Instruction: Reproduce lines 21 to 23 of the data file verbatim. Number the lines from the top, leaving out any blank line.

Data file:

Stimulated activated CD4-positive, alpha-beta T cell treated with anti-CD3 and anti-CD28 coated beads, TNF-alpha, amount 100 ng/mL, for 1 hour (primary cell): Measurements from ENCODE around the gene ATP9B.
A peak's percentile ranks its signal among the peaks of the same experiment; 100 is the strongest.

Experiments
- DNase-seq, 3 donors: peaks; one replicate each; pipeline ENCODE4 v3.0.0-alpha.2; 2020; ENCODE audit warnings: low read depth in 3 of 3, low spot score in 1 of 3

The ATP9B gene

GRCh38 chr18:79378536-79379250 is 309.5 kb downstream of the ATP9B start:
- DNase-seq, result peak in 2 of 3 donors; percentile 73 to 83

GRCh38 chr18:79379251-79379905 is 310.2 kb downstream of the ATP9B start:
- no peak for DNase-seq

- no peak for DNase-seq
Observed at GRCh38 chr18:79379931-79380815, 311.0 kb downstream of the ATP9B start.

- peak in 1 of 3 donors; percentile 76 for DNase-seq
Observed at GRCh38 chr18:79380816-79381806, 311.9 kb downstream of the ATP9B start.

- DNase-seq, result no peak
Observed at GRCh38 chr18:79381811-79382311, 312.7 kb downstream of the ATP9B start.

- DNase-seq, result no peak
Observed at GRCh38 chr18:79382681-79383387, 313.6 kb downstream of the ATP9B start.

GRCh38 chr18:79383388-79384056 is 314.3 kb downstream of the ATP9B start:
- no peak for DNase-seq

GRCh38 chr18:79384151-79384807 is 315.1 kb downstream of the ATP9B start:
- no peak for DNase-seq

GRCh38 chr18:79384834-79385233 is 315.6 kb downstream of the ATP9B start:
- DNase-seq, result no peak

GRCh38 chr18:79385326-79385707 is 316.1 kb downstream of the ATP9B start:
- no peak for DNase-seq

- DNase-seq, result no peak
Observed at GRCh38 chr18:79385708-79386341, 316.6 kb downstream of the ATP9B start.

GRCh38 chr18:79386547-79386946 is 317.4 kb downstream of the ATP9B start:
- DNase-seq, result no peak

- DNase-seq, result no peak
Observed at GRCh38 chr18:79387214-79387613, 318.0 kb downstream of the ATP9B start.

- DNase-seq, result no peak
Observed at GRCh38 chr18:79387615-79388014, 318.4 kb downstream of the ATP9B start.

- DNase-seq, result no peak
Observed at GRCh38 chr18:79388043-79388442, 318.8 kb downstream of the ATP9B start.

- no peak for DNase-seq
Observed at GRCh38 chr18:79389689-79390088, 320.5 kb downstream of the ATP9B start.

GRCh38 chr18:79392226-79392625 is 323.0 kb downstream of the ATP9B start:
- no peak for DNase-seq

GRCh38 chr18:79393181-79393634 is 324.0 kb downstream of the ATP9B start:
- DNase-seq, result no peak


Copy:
- no peak for DNase-seq

GRCh38 chr18:79384834-79385233 is 315.6 kb downstream of the ATP9B start:
- DNase-seq, result no peak